Moses Merrill Mission

Moses Merrill Mission
Moses Merrill Mission and Oto Village
Location: Bellevue, Nebraska
Built: 1835
Governing body: Private
NRHP Reference#: 72000757[1]
Added to NRHP: March 16, 1972
Tribal territory of the Otoe

The Moses Merrill Mission, also known as the Oto Mission, was located about eight miles west of Bellevue, Nebraska. It was built and occupied by Moses and Eliza Wilcox Merrill, the first missionaries resident in Nebraska. The first building was part of facilities built in 1835 when the United States Government removed the Otoe about eight miles southwest of Bellevue.[2] Merrill's goal was to convert the local Otoe tribe to Christianity. The first log cabin had to be replaced after it burned.

As of 2005, the only remainders of the second and larger mission building are its original chimney and the cottonwood trees planted by Eliza Merrill. The site was added to the National Register of Historic Places in 1972.[1] The state has placed a highway historical marker near the former site of the Oto Mission.



The Reverend Moses Merrill was from Sedgwick, Maine, where his father Daniel was a minister. He went to the Michigan Territory and through friends met Eliza Wilcox from Albany, New York. They married and, after receiving training as missionaries for the Baptist Church, they arrived in Bellevue, Nebraska in 1833. The Indian agent offered them space in the former trading post called Fontenelle's, then part of buildings used by the Bellevue Indian Agency. Merrill immediately took up studying the Otoe language and later translated parts of the Bible and some hymns into Otoe.

When the US Government removed the Otoe to a location southwest of Bellevue near the mouth of the Platte River, the Merrills followed to remain with them. They first used a log cabin provided by the government.[3] In 1835 they quickly established a school and church for the Otoe tribe, whose nearest village and cemetery lay a quarter of a mile directly southeast.

A year after the move, the Merrills' first mission cabin burned down. They built a larger house to replace it, where they also ran a school. Soon after, Merrill encouraged the Otoe to move from their long-occupied village near Yutan to his mission. The Merrills established a school for Otoe children and held church services there. [4]

Merrill made a lasting contribution by translating the Bible and other works into Otoe. The missionary work was arduous, as the couple tried to protect the Otoe from mercenary traders and unsympathetic settlers, as well as competing Indian factions. Merrill traveled frequently, as the Otoe territory extended to the Elkhorn River. In 1839 he contracted tuberculosis, from which he died in 1840. The Otoe left the mission and moved to a new village.[5]

Eliza Merrill left Nebraska soon after the death of her husband to return with their son to Albany, where she established an orphanage. Settlers used the old mission for many years after the death of Merrill. Church services were held there into the 1860s and later. [6]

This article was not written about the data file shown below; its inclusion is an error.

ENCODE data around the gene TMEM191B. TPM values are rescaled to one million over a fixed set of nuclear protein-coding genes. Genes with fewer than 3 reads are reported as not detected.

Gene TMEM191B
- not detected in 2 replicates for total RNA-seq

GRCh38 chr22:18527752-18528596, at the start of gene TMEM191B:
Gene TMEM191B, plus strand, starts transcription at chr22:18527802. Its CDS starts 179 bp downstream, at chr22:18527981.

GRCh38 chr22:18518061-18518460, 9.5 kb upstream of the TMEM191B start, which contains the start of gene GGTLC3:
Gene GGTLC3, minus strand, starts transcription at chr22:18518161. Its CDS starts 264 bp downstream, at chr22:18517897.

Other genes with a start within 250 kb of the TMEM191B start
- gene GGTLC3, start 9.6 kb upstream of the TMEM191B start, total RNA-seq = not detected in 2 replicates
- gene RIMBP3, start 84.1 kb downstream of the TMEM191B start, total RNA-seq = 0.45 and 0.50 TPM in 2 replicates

The first mission building was a simple shack made of local woods. The second mission building was built after the first one burned down in 1836 or 1837. The new facility included a schoolroom for Otoe children and living quarters, including two bedrooms on the second story. A porch ran across the front of the building between the two end rooms and faced south. It is believed that Eliza Merrill planted at least three of the giant cottonwood trees standing on the site today, which range from 25 to 30 feet in circumference.[4]

The structure was made from poplar logs, squared and closely notched at the corners. Lime plaster was poured between the log walls and the thin sheathing of planed boards on the interior. A large chimney built of native limestone was "plastered with lime almost as hard as the stone itself," and was located in the center of the building. It was 25 feet tall with a five-foot square base.[7]

See also


  1. ^ a b "NPS Focus". National Register of Historic Places. National Park Service. Retrieved March 23, 2010. 
  2. ^ Federal Writers Project. (1939) Nebraska: A guide to the Cornhusker state. Nebraska State Historical Society. p 268.
  3. ^ "Moses Merrill, 1803-1840, papers", Nebraska State Historical Society, 17 May 2008, accessed 9 Aug 2008
  4. ^ a b Federal Writers' Project Staff (1939) Nebraska: A Guide to the Cornhusker State, Federal Writers' Project of the Works Progress Administration for the State of Nebraska. pp. 268-269.
  5. ^ (2007) "Nebraska National Register Sites in Sarpy County". Nebraska State Historical Society. Retrieved 7/13/07.
  6. ^ (1927) "Nebraska Oldest Church is Fast Going to Ruin," Omaha World Herald, Magazine Section, 10/16/1927.
  7. ^ McCoy, K. K. (1922) "Moses Merill Mission," Sarpy County Historical Museum.

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